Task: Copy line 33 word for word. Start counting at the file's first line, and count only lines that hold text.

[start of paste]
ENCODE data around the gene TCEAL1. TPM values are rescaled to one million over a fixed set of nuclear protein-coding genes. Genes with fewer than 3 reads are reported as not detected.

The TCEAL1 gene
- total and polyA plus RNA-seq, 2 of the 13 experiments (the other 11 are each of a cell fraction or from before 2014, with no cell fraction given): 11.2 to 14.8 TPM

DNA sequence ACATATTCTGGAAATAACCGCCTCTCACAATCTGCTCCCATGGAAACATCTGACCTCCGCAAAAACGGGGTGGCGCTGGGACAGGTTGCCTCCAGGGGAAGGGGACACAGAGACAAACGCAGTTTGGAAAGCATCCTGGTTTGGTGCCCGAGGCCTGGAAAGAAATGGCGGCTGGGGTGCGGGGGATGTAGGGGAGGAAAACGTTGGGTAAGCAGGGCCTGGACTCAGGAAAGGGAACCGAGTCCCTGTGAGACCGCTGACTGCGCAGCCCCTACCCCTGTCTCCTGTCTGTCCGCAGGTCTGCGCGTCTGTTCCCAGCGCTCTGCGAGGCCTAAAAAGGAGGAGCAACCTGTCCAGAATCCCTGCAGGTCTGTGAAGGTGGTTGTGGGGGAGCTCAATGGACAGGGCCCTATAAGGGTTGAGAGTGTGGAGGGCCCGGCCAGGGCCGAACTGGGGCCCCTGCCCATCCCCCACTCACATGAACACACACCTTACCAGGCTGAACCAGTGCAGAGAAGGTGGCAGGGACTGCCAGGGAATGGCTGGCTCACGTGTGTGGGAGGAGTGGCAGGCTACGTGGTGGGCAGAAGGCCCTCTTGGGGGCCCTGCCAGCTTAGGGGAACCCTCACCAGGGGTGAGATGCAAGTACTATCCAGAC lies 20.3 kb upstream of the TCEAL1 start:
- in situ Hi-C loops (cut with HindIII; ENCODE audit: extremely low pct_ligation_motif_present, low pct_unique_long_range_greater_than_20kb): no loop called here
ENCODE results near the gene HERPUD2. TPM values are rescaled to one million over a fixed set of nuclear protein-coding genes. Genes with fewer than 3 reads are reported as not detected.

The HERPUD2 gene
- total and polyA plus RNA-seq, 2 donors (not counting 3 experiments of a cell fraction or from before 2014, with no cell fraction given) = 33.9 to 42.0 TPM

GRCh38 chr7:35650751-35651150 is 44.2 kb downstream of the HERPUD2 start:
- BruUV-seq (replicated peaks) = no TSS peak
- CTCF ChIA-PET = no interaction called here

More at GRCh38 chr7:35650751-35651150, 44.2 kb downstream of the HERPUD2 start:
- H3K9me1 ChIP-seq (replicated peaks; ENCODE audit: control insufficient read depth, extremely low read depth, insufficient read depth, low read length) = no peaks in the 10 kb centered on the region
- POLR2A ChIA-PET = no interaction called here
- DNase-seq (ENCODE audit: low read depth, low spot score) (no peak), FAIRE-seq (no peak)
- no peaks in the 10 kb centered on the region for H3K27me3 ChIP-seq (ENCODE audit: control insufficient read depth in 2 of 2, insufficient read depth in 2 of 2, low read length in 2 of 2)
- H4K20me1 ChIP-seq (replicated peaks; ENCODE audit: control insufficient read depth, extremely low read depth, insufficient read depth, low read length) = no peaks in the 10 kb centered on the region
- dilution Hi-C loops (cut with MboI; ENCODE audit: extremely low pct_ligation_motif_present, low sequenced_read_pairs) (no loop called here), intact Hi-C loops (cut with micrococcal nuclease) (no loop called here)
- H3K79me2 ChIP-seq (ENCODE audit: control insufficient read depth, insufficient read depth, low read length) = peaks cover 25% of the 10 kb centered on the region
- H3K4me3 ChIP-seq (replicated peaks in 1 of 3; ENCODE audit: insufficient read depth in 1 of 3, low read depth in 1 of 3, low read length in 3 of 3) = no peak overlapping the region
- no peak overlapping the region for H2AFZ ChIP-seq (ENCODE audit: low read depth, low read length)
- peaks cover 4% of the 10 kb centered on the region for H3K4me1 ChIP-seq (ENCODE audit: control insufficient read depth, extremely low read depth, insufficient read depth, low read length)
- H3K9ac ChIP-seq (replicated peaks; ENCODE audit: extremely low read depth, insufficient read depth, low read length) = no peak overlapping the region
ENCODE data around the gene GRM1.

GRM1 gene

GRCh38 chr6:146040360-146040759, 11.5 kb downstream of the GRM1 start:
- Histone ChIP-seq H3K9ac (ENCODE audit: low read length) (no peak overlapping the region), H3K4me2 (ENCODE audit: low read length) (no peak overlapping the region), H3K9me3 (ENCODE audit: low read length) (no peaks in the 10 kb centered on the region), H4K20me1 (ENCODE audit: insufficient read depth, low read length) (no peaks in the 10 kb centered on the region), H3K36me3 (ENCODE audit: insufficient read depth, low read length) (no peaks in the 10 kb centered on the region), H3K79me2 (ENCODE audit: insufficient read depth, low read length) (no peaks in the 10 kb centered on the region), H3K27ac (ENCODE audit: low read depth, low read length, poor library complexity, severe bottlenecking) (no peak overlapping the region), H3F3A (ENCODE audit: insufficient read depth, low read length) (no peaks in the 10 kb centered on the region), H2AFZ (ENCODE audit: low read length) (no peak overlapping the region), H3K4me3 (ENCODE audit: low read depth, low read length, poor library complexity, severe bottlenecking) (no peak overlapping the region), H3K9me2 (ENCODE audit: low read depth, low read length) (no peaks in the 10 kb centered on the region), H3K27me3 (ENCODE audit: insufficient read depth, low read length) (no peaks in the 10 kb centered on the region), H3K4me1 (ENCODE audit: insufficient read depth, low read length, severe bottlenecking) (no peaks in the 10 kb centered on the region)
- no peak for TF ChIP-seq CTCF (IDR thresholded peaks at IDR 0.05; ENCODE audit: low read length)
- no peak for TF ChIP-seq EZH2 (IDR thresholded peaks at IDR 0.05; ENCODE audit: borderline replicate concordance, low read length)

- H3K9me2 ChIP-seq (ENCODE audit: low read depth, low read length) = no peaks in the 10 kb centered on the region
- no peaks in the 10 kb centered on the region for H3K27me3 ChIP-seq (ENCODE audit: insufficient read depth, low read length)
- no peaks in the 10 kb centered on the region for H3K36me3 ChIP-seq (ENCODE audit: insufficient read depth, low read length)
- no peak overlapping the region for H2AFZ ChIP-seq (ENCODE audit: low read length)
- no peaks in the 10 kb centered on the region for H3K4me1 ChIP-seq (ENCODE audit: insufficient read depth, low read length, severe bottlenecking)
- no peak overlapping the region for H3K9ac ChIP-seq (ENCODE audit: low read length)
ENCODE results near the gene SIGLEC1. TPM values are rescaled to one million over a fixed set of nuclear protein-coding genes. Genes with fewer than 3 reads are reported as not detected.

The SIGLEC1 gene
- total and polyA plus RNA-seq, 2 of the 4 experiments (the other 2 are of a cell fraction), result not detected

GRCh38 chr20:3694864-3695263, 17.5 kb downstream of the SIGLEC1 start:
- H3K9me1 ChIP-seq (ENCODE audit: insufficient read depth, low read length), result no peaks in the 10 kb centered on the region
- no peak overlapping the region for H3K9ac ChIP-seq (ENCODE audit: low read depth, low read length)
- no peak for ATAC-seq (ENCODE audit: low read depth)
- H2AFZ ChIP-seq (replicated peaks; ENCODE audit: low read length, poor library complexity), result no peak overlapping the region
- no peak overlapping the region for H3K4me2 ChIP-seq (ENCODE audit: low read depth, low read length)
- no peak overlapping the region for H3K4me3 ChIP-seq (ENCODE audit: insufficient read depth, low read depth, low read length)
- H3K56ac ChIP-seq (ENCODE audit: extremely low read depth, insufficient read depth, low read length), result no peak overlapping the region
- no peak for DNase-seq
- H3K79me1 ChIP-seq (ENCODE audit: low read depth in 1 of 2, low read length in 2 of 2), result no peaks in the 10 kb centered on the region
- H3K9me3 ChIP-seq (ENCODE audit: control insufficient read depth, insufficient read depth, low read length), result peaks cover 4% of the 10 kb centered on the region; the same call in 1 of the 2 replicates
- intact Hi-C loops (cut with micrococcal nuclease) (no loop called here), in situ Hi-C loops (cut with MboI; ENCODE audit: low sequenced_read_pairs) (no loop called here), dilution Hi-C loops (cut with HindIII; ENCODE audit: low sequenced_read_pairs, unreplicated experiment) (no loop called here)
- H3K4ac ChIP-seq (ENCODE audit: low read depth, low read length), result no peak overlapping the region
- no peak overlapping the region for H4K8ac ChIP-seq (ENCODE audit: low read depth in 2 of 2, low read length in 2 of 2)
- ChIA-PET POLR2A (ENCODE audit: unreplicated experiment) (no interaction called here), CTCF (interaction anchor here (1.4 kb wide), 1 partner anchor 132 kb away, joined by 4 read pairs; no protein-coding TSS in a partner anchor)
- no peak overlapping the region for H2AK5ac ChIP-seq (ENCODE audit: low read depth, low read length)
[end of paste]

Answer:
- no peak overlapping the region for H2AFZ ChIP-seq (ENCODE audit: low read length)